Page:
I will be in the Clean and Bake lab today from 11am to 4pm.
There appears to have been some sort of vacuum failure.
ldas-pcdev1 was down, so the summary pages weren't being generated. I have now switched over to ldas-pcdev6. I suspect some forepump failure, will check up later today unless someone else wants to take care of this.
There was no interlock action, and I don't check the vacuum status every half hour, so there was a period of time last night there was high circulating power in the arm cavities when the main volume pressure was higher than nominal. I have now closed the PSL shutter until the issue is resolved.
It looks like the main vacuum interlock was tripped due to a serial communication error from the TP2 controller. With Rana/Koji's permission, I will open V1 and expose the main volume to TP1 again (#2 in last section).
Recommended course of action:
The pumpspool UPS has its "Replace Battery" indicator light on. Might be a good chance to change the UPS, but at the very least, we should put in fresh batteries (last replacement was in Aug 2017).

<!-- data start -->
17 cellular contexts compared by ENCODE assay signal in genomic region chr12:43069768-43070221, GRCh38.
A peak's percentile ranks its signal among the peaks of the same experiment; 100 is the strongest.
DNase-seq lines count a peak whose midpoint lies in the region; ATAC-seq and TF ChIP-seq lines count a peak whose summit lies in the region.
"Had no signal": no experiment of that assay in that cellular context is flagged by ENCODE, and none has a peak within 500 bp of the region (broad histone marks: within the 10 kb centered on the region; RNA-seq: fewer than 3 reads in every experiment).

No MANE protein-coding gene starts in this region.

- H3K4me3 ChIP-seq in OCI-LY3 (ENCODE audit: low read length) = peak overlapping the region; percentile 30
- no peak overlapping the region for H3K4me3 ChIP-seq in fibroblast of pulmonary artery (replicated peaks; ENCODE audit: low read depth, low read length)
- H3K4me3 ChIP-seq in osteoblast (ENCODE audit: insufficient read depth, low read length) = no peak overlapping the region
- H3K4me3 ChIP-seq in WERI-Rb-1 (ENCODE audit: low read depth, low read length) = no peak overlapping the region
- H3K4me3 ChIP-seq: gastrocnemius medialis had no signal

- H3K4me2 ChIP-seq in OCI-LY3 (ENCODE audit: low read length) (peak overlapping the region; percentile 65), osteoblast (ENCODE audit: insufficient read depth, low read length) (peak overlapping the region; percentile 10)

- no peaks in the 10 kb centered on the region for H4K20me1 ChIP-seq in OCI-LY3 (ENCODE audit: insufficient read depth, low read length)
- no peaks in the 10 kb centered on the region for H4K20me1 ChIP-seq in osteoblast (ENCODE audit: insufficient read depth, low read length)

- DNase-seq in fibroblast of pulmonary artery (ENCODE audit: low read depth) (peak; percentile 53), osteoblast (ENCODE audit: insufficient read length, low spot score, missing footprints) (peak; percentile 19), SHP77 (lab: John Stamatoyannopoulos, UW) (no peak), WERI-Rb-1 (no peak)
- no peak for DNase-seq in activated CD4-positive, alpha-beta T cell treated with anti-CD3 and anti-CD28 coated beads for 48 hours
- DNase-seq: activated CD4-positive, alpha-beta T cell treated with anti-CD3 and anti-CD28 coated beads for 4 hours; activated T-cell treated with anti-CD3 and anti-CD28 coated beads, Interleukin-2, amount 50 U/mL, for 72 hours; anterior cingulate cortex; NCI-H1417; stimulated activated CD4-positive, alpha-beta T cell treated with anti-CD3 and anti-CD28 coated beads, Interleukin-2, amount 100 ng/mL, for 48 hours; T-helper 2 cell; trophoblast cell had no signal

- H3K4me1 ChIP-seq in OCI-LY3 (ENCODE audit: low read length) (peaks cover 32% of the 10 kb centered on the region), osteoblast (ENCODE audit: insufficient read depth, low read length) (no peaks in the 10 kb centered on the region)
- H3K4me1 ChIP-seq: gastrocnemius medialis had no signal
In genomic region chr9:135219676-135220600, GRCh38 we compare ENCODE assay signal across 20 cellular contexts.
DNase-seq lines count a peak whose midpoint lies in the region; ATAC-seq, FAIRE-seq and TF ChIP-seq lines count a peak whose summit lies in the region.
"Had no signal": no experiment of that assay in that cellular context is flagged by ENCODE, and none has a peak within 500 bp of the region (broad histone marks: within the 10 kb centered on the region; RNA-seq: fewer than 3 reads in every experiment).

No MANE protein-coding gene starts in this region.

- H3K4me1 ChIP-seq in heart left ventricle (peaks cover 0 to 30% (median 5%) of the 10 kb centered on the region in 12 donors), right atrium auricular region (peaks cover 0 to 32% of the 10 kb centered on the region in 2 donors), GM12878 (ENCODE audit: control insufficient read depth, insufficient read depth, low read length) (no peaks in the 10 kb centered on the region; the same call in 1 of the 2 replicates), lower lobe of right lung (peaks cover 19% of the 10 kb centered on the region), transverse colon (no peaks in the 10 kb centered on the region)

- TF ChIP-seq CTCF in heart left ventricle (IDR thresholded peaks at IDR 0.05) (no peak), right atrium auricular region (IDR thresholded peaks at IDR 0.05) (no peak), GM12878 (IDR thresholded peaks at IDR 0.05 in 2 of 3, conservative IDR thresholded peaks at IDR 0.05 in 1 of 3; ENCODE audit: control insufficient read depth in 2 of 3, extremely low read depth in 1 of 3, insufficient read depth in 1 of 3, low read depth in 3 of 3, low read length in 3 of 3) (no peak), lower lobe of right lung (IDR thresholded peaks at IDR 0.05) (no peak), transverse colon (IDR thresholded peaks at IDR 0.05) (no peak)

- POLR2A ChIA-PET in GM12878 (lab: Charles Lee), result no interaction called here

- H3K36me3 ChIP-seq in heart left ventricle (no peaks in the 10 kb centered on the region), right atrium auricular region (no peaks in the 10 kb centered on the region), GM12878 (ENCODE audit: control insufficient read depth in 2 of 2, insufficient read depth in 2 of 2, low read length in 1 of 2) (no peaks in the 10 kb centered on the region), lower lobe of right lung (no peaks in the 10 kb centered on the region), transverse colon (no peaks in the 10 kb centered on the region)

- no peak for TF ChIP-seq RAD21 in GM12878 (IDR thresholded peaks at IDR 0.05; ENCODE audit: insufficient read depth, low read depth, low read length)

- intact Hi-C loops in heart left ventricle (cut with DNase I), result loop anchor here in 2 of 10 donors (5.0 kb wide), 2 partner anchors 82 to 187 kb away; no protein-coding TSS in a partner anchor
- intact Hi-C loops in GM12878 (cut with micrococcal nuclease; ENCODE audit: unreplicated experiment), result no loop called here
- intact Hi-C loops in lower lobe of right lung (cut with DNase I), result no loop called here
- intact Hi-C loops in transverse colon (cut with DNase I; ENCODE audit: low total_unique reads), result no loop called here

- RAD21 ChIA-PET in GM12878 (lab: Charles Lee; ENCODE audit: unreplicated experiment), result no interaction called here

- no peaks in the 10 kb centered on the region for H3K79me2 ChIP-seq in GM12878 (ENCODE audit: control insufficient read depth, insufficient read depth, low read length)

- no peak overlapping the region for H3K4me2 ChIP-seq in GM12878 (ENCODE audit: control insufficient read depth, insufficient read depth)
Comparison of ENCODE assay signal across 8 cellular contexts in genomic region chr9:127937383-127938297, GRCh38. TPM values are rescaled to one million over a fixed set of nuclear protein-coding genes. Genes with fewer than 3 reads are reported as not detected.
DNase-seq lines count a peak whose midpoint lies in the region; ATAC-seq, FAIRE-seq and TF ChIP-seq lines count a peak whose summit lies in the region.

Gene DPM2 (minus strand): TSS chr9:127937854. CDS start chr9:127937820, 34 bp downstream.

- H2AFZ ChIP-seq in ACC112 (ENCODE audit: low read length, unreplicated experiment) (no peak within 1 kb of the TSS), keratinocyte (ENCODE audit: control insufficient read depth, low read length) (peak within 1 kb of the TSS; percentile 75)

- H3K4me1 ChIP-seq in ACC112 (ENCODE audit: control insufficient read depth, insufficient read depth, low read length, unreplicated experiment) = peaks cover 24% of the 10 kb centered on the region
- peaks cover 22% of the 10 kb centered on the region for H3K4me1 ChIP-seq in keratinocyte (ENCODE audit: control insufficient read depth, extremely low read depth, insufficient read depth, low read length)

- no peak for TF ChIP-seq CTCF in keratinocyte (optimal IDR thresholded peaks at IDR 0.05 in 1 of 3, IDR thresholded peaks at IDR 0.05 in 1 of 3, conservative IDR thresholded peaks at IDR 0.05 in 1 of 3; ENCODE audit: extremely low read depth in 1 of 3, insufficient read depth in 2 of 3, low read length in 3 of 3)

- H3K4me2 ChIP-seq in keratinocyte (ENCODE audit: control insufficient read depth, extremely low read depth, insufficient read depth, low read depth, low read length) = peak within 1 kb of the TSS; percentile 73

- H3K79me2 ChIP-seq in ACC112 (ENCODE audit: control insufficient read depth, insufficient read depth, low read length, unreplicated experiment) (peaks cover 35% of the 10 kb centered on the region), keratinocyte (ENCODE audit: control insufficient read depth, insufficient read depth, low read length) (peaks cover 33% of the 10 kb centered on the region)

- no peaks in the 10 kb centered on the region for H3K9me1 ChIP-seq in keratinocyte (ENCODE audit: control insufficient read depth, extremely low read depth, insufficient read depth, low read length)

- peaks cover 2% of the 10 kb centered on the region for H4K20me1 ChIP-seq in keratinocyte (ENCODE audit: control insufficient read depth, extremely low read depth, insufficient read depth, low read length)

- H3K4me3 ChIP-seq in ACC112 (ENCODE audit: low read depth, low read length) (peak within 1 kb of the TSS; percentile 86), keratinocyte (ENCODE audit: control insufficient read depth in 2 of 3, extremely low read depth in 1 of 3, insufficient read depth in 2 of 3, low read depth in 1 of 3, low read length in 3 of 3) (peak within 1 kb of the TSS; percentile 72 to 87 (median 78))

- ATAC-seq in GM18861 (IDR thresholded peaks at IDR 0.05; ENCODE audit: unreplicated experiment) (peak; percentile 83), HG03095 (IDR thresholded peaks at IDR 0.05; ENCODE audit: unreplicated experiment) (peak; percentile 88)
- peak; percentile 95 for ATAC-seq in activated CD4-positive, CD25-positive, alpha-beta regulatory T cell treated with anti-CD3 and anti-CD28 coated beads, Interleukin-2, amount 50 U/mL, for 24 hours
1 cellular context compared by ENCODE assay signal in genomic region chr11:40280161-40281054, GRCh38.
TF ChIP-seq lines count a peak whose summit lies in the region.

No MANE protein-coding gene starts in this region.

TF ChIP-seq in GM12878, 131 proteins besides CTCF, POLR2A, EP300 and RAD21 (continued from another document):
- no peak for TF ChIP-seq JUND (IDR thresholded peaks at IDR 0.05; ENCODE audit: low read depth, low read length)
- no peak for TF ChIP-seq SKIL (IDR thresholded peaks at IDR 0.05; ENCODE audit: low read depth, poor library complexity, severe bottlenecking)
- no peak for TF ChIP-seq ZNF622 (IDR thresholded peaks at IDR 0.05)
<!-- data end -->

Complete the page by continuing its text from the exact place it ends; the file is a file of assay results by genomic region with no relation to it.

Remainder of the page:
I'll say this again - the pumpspool area is noisier than I remember it being, I think one / both of the roughing pumps backing TP2 / TP3 need tip-seal replacements.
BTW, EX is 5C hotter than EY, by virtue of the tarnac outside? In fact, judging by Steve's thermometers, EX reports a 12C swing in 24 hours between 30 C and 18 C (so almost no temperature control) while EY reports a 5C swing between 20 and 25 C. This is borne out by the ETM Oplev data I think...
1. I agree that it's likely that it was the temp signal glitch.
Recom #2: I approve to reopen the valves to pump down the main volume. As long as there is no frequent glitch, we can just bring the vacuum back to normal with the current software setup.
2. Recom #1 is also reasonable. You can use simple logic like if we register 10 consecutive samples that exceed the threshold, we can activate the interlock. I feel we should still keep the temp interlock. Switching between pumping mode and the normal operation may cause unexpected omission of the interlocks when it is necessary.
3. We should purchase the UPS battery / replacement rotary TIP seal. Once they are in hand, we can stop the vacuum and execute the replacement. Can one person (who?) accomplish everything with some remote help?
4. The lab temp: you mean, 12degC swing with the AC on!?
I will be in the Clean and Bake lab today from 12pm to 4pm.
Jon and Koji remotely supported Jordan's resetting the TP2 controller.